While the founding fathers would have never in their wildest dreams have imagined the globalization and technological advances that now play an inextricable role in American politics, they did see partisanship as a great danger. Federalist No. 10 is evidence that the founders of this country had no intentions of American politics being as partisan as it has become. In its very first lines, the document says that “among the numerous advantages promised by a well constructed Union, none deserves to be more accurately developed than its tendency to break and control the violence of faction. The friend of popular governments never finds himself so much alarmed for their character and fate, as when he contemplates their propensity to this dangerous vice”. This is to say that fervent opponent of factionalism and author of this paper, James Madison, saw it as one of the chief duties of any adequate union to prevent and/or stop the proliferation of factions, as they would work to weaken the union. The pessimism towards the government has a great many sources, but is deeply rooted in the extreme partisanship that has divided states, cities and even at times families within America.
Every branch of the political system must work to restore the public’s confidence in the system, or else it is doomed to further deteriorate. The office of the president should lead by example in overhauling its own image. Lofty campaign promises are made, but seldom kept. In President Obama’s first bid for the White House, he promised an improved economy, a prompt evacuation of American troops from Middle Eastern countries and transparency throughout. Whether or not his promises were well intended, they were not put into practice on the timetable he had given or in some cases, at all. This caused him to lose a rather substantial number of formerly ardent supporters as the hope and change they had voted for was slow coming.
Congress bears what is arguably the brunt of public scorn as these people are more accessible to the average voter than offices such as the presidency. In order to restore public confidence in congress, representatives and senators would do well to be more in tune with and available to their constituency. In a day in which members of congress vote on whims or to comply with a fellow congress member or interest group, voters feel that they have no real say in policy, a feeling that generates extreme apathy.
American politics has been condensed down to a two party system with various other, smaller factions that have little power other than to detract votes from the mainstream parties. These two parties, the GOP and Democratic Party, are accountable for nearly everything good and bad that their respective members do. Because of this, when a Republican congressman says something to the effect of rape acting as its own form of birth control, the entire GOP takes the heat from the media, democratic elites and inevitably the American people. The same can be said of scandals within the Democratic Party. These slip-ups seem to be becoming more and more frequent, but are in large part garnering this level of publicity because the other party’s incessant attempts to denigrate the opposition and the media being ever willing to oblige them. Once this reaches the public, the public finds the party to be more corrupt than they had previously thought and can become disenfranchised with the party system. If the parties were able to be less antagonistic of one another, it is possible that bipartisanship of both government elites and the people would be more easily achieved, but that would be a long shot.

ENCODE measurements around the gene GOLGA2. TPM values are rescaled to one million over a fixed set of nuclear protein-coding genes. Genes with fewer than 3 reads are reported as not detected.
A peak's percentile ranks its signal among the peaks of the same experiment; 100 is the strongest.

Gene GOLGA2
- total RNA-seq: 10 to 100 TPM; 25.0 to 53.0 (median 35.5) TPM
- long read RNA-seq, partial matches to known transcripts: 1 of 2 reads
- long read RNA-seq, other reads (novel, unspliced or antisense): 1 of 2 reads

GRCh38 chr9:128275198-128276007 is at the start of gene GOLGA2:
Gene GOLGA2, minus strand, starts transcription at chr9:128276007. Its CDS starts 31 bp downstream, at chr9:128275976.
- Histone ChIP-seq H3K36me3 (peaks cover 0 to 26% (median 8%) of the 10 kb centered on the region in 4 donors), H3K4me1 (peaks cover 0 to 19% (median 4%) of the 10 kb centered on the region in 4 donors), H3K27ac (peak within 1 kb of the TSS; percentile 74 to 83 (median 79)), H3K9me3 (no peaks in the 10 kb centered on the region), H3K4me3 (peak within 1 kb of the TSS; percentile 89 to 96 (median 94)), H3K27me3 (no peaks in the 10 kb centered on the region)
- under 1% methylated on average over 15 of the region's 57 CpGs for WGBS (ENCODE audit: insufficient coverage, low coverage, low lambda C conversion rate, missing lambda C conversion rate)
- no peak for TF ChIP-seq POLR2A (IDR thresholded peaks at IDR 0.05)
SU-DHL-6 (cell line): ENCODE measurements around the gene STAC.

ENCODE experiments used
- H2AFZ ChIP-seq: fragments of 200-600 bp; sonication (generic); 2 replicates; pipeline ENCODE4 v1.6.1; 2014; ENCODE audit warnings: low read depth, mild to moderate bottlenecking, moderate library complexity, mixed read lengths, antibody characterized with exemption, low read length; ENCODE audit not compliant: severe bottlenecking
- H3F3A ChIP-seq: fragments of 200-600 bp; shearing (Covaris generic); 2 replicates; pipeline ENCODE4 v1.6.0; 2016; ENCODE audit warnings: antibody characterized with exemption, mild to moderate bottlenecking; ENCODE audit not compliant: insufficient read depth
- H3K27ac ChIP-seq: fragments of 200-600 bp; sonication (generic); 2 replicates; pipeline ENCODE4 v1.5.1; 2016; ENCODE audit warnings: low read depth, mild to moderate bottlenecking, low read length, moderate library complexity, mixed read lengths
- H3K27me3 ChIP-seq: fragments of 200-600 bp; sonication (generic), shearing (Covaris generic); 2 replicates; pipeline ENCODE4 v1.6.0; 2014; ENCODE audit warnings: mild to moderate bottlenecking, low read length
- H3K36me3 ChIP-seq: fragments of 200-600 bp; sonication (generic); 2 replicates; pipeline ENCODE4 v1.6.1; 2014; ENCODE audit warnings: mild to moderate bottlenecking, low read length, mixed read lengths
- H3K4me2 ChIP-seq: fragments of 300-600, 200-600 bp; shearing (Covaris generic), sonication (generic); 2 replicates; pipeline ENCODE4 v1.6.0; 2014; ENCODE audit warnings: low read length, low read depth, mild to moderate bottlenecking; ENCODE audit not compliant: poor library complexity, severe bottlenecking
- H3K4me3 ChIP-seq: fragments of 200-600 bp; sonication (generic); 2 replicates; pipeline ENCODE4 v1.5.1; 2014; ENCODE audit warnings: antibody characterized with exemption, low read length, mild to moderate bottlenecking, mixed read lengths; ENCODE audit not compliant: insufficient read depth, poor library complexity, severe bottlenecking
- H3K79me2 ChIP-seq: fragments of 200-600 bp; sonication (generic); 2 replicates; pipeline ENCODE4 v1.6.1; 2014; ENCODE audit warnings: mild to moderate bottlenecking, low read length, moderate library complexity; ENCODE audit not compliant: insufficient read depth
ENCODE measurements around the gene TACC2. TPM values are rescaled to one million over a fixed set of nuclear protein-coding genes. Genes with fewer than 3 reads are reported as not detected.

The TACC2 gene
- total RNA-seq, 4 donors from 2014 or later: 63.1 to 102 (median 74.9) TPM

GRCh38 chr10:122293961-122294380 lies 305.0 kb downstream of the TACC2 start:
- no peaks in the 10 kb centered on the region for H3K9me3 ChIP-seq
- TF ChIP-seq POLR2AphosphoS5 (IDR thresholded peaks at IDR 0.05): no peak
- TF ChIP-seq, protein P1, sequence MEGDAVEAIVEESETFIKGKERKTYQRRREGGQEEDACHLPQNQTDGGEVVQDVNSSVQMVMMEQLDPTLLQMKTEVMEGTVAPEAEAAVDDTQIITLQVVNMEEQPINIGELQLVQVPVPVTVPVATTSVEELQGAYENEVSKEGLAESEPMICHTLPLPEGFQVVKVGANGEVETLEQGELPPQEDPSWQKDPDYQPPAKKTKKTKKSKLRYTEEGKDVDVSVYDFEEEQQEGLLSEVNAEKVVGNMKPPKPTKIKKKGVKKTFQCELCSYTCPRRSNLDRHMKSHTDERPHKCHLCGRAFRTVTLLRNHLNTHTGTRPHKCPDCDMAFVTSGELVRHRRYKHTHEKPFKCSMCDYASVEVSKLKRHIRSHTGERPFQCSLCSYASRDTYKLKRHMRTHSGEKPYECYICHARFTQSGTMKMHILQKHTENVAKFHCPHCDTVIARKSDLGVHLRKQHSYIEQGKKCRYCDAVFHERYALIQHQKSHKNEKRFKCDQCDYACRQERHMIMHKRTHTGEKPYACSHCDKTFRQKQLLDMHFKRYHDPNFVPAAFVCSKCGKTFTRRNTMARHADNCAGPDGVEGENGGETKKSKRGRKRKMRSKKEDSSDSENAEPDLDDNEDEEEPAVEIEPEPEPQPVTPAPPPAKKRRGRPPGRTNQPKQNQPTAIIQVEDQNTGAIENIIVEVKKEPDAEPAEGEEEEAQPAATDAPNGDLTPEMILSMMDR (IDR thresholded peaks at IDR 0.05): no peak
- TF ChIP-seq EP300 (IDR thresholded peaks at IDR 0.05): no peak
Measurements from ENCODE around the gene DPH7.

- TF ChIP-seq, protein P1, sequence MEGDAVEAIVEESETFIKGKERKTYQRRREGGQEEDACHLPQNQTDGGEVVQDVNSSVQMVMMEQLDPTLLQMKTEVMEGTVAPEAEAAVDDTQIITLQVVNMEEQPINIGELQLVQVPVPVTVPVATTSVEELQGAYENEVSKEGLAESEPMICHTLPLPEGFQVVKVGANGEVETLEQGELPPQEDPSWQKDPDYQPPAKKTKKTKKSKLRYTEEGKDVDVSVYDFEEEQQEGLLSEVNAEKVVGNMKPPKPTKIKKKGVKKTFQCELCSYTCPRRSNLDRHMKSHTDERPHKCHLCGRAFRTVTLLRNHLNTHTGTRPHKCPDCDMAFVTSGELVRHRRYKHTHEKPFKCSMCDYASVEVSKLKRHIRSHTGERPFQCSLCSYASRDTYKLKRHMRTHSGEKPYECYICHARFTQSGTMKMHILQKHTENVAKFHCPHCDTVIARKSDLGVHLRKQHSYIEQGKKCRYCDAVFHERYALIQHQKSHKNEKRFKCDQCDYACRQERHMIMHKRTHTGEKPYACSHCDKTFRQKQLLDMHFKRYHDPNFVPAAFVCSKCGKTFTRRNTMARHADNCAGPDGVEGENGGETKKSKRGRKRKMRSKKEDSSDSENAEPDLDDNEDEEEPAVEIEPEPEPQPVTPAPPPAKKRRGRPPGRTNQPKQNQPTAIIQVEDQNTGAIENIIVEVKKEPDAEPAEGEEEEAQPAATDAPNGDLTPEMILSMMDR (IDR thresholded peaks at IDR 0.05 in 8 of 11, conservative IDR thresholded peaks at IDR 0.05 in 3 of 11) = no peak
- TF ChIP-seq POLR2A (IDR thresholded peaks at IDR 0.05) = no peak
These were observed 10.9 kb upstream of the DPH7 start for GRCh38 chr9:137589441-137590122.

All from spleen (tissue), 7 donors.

Interest groups at their purest form are some of the best-intended aspects of the political system. Their intent is to represent a group of likeminded individuals to perpetuate a belief or cause to a level that reaches the government elites and impacts legislation. However, these groups often distort and corrupt their initial positions in the name of gaining political and/or cultural prominence. They also frequently work to sway votes by congressional members and underhandedly sway policy by all branches of government. Most Americans are blissfully unaware of the power of interest groups, but these groups tend to act as one of the chief problems in legislation not reflecting the wishes of voters. In short, interest groups need more regulation so as to limit their scope of power.
The media has in large part in the last several years been considered an extension of the Obama White House, with Fox News being the glaring exception. Because of this, liberals tend to hear what they want to from the mainstream media, or MSM, while conservatives marvel at its one-sidedness. Gone are the days that bias was said to be the worst quality any reputable news source could have. Today, there are news stations, newspapers, magazines and websites for literally any political bias an American could possibly have. Because of this, people tend to tune into what they consider to be their opinion’s respective news source so that they can hear what they want to hear and then look down on the opposition. This has done more to promote partisanship than either political party could have ever fathomed. While it may be refreshing to hear the news from a like-minded source, this has caused different factions to have entirely different facts on issues and created further political discontentment. If possible, a less polarized media would be one of the best ways to branch the partisan divide in America.
To ask what is wrong with American politics is a question bound to be responded to with snorts of derision. Everyone knows there is a grave problem, but no one is willing to bend enough to make bipartisanship happen. The elites continue to seek power as the people sit idly by, convinced that corruption in Washington has reached the point of no return with the media goading them on in this belief. The problems in D.C. are many, but the ultimate solution to many of these problems would be to take sincere steps towards bipartisanship.
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 Jillson, Calvin C. American Government: Political Development and Institutional Change. New York: Routledge, 2009. Print.
 Jillson, Calvin C. American Government: Political Development and Institutional Change. New York: Routledge, 2009. Print.